Procurement vs Purchasing vs Supply Chain Management – business people tend to use these terms interchangeably. While they are related and are all part of a company’s finance or accounting function, there are differences.
Let’s understand each one and the differences between them in more detail.
What exactly is Procurement?
Simply put, procurement is an overarching term for the series of steps that your organization performs to acquire the goods and services it needs to operate.
The actual steps – referred to as the Procure to Pay cycle – will vary from one organization to another depending on its size, industry and particular requirements.
The overall Procure to Pay cycle includes:
- Identifying the need,
- Selecting and negotiating with trusted suppliers,
- Approving the purchase and issuing a PO,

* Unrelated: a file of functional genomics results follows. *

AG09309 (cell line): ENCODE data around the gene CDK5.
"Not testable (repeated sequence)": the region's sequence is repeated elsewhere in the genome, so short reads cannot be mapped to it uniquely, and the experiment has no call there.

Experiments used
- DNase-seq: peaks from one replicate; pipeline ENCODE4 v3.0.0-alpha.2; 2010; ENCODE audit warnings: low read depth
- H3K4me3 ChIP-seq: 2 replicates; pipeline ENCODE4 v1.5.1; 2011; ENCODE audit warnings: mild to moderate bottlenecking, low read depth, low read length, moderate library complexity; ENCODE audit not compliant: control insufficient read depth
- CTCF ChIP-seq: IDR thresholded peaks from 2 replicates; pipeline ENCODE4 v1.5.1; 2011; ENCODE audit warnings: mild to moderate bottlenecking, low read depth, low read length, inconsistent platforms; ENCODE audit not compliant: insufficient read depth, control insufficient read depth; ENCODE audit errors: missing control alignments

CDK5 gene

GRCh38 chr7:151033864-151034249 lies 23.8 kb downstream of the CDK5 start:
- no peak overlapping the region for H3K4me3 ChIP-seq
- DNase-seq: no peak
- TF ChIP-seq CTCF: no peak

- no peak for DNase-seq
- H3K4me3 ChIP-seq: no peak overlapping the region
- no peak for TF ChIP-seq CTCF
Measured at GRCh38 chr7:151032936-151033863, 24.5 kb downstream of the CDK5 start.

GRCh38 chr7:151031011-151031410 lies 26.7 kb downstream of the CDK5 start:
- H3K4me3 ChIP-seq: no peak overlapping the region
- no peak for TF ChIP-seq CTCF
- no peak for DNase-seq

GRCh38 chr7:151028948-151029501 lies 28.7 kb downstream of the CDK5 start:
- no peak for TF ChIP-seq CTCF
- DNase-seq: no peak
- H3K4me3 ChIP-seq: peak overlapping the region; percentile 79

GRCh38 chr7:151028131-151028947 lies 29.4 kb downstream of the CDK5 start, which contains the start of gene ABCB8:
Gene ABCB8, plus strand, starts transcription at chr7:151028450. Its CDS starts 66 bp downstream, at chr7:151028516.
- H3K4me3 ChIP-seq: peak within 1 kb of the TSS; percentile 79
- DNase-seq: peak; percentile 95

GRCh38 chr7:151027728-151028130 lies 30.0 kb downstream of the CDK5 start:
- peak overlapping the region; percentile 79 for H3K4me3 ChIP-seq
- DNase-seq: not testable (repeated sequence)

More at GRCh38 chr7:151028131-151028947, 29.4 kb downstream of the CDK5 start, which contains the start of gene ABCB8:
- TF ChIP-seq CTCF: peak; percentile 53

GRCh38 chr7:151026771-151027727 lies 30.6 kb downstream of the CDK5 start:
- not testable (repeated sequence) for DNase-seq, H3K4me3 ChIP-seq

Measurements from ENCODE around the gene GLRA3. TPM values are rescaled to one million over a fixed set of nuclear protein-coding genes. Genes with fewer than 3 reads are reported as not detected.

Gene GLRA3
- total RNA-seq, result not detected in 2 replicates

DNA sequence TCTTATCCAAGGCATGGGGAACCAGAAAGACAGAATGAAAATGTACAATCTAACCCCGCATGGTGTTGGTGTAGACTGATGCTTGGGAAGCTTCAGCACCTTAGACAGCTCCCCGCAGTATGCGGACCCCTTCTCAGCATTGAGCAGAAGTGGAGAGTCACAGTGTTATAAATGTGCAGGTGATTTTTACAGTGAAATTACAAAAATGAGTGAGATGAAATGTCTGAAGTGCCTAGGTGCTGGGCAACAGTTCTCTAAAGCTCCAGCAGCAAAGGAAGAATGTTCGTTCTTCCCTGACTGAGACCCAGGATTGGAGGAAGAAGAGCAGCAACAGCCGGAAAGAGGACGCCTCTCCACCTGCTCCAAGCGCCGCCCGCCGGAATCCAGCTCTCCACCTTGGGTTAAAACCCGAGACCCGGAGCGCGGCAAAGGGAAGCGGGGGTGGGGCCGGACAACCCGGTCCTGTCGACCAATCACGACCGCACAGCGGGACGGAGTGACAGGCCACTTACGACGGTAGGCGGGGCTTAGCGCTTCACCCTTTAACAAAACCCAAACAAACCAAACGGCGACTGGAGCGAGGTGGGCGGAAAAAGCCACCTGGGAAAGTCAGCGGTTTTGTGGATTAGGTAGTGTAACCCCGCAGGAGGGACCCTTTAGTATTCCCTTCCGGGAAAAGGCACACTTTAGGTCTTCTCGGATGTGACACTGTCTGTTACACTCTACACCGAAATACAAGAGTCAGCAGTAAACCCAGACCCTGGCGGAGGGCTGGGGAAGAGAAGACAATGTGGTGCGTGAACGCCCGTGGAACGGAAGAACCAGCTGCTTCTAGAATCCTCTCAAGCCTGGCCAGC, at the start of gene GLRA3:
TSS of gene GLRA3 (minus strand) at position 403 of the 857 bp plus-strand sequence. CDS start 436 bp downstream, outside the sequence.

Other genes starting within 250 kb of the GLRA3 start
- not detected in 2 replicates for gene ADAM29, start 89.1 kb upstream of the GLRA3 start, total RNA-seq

- Receiving an invoice and making payment,
- Accepting delivery,
- Auditing e.g. 3-way matching, and
- Record keeping.
Read more: Streamline your procurement process.
Procurement is, thus, a blanket term that includes multiple internal processes such as purchase requisitions, purchase orders, and invoice approvals.
What is procurement’s role?
Procurement is a strategic function for the company because it cannot operate and produce its products without the necessary goods and services. This kind of operational disruption can have a disastrous effect on sales and profits.
Traditionally, procurement’s top priority is to secure materials at the lowest possible cost under the most favorable terms possible. To do that, procurement must find and manage relationships with a reliable network of suppliers, ensure quality standards are met, process invoices and pay suppliers and mitigate risk such as maverick purchases.